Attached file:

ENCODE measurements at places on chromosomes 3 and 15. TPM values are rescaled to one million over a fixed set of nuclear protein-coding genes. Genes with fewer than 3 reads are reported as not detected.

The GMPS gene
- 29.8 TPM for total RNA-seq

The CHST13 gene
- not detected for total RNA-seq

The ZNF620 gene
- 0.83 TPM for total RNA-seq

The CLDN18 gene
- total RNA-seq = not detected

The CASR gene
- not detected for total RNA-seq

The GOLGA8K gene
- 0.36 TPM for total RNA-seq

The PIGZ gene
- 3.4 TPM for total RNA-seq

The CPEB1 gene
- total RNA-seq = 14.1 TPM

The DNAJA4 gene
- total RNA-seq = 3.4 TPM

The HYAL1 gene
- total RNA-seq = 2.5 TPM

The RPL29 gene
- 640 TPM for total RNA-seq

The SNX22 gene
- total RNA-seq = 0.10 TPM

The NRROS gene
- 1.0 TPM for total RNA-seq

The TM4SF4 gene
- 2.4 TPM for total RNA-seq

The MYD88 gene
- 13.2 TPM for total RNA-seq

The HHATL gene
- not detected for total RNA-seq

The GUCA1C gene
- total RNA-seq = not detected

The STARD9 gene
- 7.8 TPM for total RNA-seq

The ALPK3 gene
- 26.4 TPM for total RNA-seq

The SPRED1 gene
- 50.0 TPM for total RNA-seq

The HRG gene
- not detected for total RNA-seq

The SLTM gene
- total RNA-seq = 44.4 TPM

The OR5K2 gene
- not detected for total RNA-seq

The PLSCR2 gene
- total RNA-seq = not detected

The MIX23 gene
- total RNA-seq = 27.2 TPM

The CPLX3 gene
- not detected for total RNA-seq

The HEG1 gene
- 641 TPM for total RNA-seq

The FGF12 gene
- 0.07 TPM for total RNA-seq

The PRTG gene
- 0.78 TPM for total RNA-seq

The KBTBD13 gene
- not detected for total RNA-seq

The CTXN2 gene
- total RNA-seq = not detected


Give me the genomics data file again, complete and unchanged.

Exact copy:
ENCODE measurements at places on chromosomes 3 and 15. TPM values are rescaled to one million over a fixed set of nuclear protein-coding genes. Genes with fewer than 3 reads are reported as not detected.

The GMPS gene
- 29.8 TPM for total RNA-seq

The CHST13 gene
- not detected for total RNA-seq

The ZNF620 gene
- 0.83 TPM for total RNA-seq

The CLDN18 gene
- total RNA-seq = not detected

The CASR gene
- not detected for total RNA-seq

The GOLGA8K gene
- 0.36 TPM for total RNA-seq

The PIGZ gene
- 3.4 TPM for total RNA-seq

The CPEB1 gene
- total RNA-seq = 14.1 TPM

The DNAJA4 gene
- total RNA-seq = 3.4 TPM

The HYAL1 gene
- total RNA-seq = 2.5 TPM

The RPL29 gene
- 640 TPM for total RNA-seq

The SNX22 gene
- total RNA-seq = 0.10 TPM

The NRROS gene
- 1.0 TPM for total RNA-seq

The TM4SF4 gene
- 2.4 TPM for total RNA-seq

The MYD88 gene
- 13.2 TPM for total RNA-seq

The HHATL gene
- not detected for total RNA-seq

The GUCA1C gene
- total RNA-seq = not detected

The STARD9 gene
- 7.8 TPM for total RNA-seq

The ALPK3 gene
- 26.4 TPM for total RNA-seq

The SPRED1 gene
- 50.0 TPM for total RNA-seq

The HRG gene
- not detected for total RNA-seq

The SLTM gene
- total RNA-seq = 44.4 TPM

The OR5K2 gene
- not detected for total RNA-seq

The PLSCR2 gene
- total RNA-seq = not detected

The MIX23 gene
- total RNA-seq = 27.2 TPM

The CPLX3 gene
- not detected for total RNA-seq

The HEG1 gene
- 641 TPM for total RNA-seq

The FGF12 gene
- 0.07 TPM for total RNA-seq

The PRTG gene
- 0.78 TPM for total RNA-seq

The KBTBD13 gene
- not detected for total RNA-seq

The CTXN2 gene
- total RNA-seq = not detected